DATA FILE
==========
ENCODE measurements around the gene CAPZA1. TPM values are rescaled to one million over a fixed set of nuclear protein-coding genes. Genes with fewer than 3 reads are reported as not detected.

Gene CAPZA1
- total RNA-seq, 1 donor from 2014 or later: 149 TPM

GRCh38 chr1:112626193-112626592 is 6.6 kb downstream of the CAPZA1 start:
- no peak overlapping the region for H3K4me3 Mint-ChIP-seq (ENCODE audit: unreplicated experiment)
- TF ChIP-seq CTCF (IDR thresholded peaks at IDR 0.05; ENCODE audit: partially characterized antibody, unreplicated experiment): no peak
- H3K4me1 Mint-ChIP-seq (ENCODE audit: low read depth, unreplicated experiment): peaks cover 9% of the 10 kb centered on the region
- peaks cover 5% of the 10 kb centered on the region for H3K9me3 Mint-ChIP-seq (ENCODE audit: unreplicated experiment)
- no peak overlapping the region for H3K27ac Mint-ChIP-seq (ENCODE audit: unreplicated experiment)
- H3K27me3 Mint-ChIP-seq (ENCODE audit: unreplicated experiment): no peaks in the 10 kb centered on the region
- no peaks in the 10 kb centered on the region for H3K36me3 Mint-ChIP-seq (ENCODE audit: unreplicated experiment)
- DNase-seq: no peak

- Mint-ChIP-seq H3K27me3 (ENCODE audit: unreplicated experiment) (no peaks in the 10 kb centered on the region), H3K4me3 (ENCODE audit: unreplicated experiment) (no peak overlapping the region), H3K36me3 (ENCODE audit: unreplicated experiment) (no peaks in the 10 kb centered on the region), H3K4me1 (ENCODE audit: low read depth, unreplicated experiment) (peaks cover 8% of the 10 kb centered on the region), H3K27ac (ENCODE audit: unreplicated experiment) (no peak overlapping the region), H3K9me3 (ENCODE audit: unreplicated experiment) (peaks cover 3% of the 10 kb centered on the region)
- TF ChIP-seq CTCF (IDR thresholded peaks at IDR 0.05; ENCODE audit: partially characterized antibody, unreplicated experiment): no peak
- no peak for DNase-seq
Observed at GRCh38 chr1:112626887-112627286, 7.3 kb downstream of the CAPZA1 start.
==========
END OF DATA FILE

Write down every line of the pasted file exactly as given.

ENCODE measurements around the gene CAPZA1. TPM values are rescaled to one million over a fixed set of nuclear protein-coding genes. Genes with fewer than 3 reads are reported as not detected.

Gene CAPZA1
- total RNA-seq, 1 donor from 2014 or later: 149 TPM

GRCh38 chr1:112626193-112626592 is 6.6 kb downstream of the CAPZA1 start:
- no peak overlapping the region for H3K4me3 Mint-ChIP-seq (ENCODE audit: unreplicated experiment)
- TF ChIP-seq CTCF (IDR thresholded peaks at IDR 0.05; ENCODE audit: partially characterized antibody, unreplicated experiment): no peak
- H3K4me1 Mint-ChIP-seq (ENCODE audit: low read depth, unreplicated experiment): peaks cover 9% of the 10 kb centered on the region
- peaks cover 5% of the 10 kb centered on the region for H3K9me3 Mint-ChIP-seq (ENCODE audit: unreplicated experiment)
- no peak overlapping the region for H3K27ac Mint-ChIP-seq (ENCODE audit: unreplicated experiment)
- H3K27me3 Mint-ChIP-seq (ENCODE audit: unreplicated experiment): no peaks in the 10 kb centered on the region
- no peaks in the 10 kb centered on the region for H3K36me3 Mint-ChIP-seq (ENCODE audit: unreplicated experiment)
- DNase-seq: no peak

- Mint-ChIP-seq H3K27me3 (ENCODE audit: unreplicated experiment) (no peaks in the 10 kb centered on the region), H3K4me3 (ENCODE audit: unreplicated experiment) (no peak overlapping the region), H3K36me3 (ENCODE audit: unreplicated experiment) (no peaks in the 10 kb centered on the region), H3K4me1 (ENCODE audit: low read depth, unreplicated experiment) (peaks cover 8% of the 10 kb centered on the region), H3K27ac (ENCODE audit: unreplicated experiment) (no peak overlapping the region), H3K9me3 (ENCODE audit: unreplicated experiment) (peaks cover 3% of the 10 kb centered on the region)
- TF ChIP-seq CTCF (IDR thresholded peaks at IDR 0.05; ENCODE audit: partially characterized antibody, unreplicated experiment): no peak
- no peak for DNase-seq
Observed at GRCh38 chr1:112626887-112627286, 7.3 kb downstream of the CAPZA1 start.